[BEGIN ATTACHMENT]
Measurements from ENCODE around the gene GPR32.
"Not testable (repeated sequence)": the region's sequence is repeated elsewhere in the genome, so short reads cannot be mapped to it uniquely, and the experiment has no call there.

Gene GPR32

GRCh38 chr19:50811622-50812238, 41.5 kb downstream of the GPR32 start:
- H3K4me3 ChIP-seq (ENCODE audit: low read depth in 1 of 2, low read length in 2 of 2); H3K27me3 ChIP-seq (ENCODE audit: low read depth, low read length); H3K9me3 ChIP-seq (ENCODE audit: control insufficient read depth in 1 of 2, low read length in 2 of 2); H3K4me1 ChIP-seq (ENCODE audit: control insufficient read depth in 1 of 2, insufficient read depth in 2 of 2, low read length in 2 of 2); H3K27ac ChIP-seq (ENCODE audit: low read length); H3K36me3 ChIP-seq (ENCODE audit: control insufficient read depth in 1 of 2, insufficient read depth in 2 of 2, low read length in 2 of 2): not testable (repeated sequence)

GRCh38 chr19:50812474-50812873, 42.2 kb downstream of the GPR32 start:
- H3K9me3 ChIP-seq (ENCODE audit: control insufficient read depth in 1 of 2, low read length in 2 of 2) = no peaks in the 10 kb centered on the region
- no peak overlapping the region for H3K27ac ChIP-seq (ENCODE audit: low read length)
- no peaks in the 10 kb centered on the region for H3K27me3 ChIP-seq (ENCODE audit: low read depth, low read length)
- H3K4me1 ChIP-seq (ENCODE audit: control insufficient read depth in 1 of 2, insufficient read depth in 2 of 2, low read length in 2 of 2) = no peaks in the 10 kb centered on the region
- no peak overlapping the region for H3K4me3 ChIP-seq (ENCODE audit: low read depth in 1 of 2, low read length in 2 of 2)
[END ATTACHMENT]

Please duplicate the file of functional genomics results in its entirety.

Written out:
Measurements from ENCODE around the gene GPR32.
"Not testable (repeated sequence)": the region's sequence is repeated elsewhere in the genome, so short reads cannot be mapped to it uniquely, and the experiment has no call there.

Gene GPR32

GRCh38 chr19:50811622-50812238, 41.5 kb downstream of the GPR32 start:
- H3K4me3 ChIP-seq (ENCODE audit: low read depth in 1 of 2, low read length in 2 of 2); H3K27me3 ChIP-seq (ENCODE audit: low read depth, low read length); H3K9me3 ChIP-seq (ENCODE audit: control insufficient read depth in 1 of 2, low read length in 2 of 2); H3K4me1 ChIP-seq (ENCODE audit: control insufficient read depth in 1 of 2, insufficient read depth in 2 of 2, low read length in 2 of 2); H3K27ac ChIP-seq (ENCODE audit: low read length); H3K36me3 ChIP-seq (ENCODE audit: control insufficient read depth in 1 of 2, insufficient read depth in 2 of 2, low read length in 2 of 2): not testable (repeated sequence)

GRCh38 chr19:50812474-50812873, 42.2 kb downstream of the GPR32 start:
- H3K9me3 ChIP-seq (ENCODE audit: control insufficient read depth in 1 of 2, low read length in 2 of 2) = no peaks in the 10 kb centered on the region
- no peak overlapping the region for H3K27ac ChIP-seq (ENCODE audit: low read length)
- no peaks in the 10 kb centered on the region for H3K27me3 ChIP-seq (ENCODE audit: low read depth, low read length)
- H3K4me1 ChIP-seq (ENCODE audit: control insufficient read depth in 1 of 2, insufficient read depth in 2 of 2, low read length in 2 of 2) = no peaks in the 10 kb centered on the region
- no peak overlapping the region for H3K4me3 ChIP-seq (ENCODE audit: low read depth in 1 of 2, low read length in 2 of 2)